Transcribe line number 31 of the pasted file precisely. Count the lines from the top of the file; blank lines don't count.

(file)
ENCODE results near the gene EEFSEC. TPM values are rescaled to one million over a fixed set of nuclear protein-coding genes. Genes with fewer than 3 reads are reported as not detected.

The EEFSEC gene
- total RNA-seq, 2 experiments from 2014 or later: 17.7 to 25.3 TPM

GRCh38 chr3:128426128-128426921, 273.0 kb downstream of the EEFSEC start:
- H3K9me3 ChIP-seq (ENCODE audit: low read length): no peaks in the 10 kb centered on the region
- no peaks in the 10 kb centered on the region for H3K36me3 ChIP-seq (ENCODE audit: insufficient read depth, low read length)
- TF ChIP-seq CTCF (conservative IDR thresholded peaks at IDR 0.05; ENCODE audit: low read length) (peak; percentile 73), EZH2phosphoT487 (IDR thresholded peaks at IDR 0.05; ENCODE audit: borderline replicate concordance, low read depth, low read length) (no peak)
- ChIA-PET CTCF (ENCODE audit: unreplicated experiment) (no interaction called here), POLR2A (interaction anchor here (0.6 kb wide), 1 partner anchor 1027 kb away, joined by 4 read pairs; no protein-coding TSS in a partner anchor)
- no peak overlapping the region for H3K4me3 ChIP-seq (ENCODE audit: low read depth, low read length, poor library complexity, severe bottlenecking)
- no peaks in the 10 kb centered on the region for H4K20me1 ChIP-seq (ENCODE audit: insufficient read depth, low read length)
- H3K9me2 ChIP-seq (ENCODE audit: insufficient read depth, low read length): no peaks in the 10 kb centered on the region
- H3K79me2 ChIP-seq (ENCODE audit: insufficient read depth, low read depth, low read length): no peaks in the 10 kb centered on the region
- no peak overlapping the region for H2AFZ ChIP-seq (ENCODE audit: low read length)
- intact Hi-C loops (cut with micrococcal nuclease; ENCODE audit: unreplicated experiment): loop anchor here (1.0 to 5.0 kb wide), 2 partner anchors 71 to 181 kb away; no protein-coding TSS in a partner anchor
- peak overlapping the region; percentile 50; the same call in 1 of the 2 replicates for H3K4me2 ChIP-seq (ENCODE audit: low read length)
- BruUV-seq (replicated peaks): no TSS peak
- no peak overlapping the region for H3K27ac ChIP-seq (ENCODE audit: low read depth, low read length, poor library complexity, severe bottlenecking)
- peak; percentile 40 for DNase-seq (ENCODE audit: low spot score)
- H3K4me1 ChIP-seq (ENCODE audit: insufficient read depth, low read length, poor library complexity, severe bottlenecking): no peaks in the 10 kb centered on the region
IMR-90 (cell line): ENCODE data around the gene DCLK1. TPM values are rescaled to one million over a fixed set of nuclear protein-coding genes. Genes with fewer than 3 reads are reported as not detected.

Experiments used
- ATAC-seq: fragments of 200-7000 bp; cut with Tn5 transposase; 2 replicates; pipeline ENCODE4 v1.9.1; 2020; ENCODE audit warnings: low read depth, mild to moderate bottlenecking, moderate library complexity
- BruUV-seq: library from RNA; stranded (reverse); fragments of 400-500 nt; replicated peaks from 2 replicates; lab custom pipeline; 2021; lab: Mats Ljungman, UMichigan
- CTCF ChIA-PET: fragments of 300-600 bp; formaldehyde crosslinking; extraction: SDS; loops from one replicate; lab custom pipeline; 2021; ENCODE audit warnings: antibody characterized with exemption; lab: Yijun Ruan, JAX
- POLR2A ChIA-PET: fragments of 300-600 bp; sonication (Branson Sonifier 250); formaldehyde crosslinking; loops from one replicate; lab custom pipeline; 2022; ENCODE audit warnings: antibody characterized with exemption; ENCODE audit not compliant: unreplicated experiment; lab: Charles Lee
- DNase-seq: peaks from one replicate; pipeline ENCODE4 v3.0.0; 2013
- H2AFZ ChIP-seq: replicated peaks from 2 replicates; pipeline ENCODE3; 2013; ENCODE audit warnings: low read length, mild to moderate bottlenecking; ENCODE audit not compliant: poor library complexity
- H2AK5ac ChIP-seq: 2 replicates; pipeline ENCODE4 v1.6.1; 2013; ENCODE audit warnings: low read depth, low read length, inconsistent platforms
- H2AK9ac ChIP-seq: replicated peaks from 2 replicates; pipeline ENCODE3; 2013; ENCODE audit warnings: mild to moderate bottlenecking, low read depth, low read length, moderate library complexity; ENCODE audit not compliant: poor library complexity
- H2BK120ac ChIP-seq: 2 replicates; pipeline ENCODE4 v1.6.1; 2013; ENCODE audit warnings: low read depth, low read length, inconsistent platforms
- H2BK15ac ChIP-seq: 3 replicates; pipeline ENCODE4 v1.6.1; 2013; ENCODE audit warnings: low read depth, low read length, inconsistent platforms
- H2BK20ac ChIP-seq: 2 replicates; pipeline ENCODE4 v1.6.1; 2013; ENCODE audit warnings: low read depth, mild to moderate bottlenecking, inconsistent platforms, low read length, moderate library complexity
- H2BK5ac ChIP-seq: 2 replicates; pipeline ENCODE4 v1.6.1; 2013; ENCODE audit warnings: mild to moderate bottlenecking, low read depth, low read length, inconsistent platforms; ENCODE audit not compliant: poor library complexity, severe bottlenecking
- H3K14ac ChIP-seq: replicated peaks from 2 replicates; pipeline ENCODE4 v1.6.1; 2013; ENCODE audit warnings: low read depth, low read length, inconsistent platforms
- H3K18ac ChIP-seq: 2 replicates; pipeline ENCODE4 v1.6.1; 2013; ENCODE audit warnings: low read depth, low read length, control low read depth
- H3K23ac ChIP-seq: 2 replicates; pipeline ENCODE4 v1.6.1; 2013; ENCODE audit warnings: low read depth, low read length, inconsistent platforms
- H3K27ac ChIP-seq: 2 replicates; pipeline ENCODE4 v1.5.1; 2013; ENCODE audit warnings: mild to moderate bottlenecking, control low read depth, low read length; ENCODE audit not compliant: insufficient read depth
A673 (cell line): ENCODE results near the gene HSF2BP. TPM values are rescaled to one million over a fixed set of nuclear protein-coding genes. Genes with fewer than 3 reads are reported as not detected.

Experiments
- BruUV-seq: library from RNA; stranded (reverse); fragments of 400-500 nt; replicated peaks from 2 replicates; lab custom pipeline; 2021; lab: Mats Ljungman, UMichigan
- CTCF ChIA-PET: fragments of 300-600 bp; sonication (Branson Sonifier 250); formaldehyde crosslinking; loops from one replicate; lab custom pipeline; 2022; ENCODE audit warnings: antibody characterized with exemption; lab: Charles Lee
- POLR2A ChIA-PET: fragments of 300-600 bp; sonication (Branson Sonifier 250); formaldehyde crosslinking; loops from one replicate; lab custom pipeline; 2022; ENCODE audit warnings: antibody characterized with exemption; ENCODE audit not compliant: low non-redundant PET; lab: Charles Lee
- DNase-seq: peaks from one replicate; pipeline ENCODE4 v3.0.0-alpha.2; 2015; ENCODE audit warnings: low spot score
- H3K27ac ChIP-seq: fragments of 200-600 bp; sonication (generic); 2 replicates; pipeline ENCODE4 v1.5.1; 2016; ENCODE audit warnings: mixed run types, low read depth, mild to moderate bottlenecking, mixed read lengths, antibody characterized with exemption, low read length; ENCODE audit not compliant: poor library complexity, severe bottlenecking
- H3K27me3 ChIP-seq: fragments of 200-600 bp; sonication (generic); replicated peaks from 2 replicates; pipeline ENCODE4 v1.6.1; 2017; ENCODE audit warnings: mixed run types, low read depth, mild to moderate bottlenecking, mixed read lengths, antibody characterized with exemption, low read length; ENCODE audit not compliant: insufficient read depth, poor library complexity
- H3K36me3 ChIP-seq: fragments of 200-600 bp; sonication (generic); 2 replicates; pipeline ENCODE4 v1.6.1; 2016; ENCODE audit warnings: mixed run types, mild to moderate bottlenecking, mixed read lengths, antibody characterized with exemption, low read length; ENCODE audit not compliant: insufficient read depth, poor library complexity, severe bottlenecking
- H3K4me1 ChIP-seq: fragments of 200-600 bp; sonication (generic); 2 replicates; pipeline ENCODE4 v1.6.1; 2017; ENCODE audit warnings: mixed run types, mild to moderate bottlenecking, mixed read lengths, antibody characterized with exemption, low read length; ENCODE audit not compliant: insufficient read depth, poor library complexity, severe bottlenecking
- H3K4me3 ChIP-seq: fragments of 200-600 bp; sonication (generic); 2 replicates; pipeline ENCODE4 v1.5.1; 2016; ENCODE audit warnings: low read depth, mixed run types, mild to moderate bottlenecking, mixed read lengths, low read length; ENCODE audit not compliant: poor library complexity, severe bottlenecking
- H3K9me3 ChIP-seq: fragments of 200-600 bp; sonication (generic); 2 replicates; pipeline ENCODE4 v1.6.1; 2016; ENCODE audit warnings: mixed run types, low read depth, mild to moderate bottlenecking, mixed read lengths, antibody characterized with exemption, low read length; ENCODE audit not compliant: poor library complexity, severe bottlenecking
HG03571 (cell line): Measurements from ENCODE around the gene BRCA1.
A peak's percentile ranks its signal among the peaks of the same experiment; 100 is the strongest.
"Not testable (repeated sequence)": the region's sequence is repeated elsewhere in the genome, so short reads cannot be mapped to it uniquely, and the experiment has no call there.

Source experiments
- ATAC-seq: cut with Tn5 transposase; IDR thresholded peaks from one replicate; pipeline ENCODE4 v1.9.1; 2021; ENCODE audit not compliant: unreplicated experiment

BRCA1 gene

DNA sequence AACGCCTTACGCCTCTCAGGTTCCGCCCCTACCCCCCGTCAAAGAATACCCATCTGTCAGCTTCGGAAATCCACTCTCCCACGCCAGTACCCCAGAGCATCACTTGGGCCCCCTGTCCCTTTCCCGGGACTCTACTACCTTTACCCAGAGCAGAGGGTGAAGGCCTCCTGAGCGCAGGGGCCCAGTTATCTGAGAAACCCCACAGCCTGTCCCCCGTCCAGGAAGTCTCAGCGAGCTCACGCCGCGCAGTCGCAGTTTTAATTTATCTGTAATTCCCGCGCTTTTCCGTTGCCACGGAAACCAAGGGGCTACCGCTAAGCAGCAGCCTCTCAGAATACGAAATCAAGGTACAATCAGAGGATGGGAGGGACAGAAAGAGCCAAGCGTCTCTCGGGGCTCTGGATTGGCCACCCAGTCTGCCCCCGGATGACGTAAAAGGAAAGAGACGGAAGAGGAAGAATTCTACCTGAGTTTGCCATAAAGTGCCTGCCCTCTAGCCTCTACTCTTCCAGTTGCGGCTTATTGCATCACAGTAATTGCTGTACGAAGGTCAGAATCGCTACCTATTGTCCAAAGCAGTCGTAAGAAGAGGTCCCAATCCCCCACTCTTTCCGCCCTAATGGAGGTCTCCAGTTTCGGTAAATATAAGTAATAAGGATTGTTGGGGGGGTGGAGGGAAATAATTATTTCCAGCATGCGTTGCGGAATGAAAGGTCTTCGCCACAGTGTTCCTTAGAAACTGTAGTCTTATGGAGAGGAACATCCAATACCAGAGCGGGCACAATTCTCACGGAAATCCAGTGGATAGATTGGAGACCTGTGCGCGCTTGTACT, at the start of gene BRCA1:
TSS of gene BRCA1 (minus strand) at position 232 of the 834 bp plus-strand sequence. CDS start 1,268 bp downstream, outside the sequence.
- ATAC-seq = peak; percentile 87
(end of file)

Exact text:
- H2BK15ac ChIP-seq: 3 replicates; pipeline ENCODE4 v1.6.1; 2013; ENCODE audit warnings: low read depth, low read length, inconsistent platforms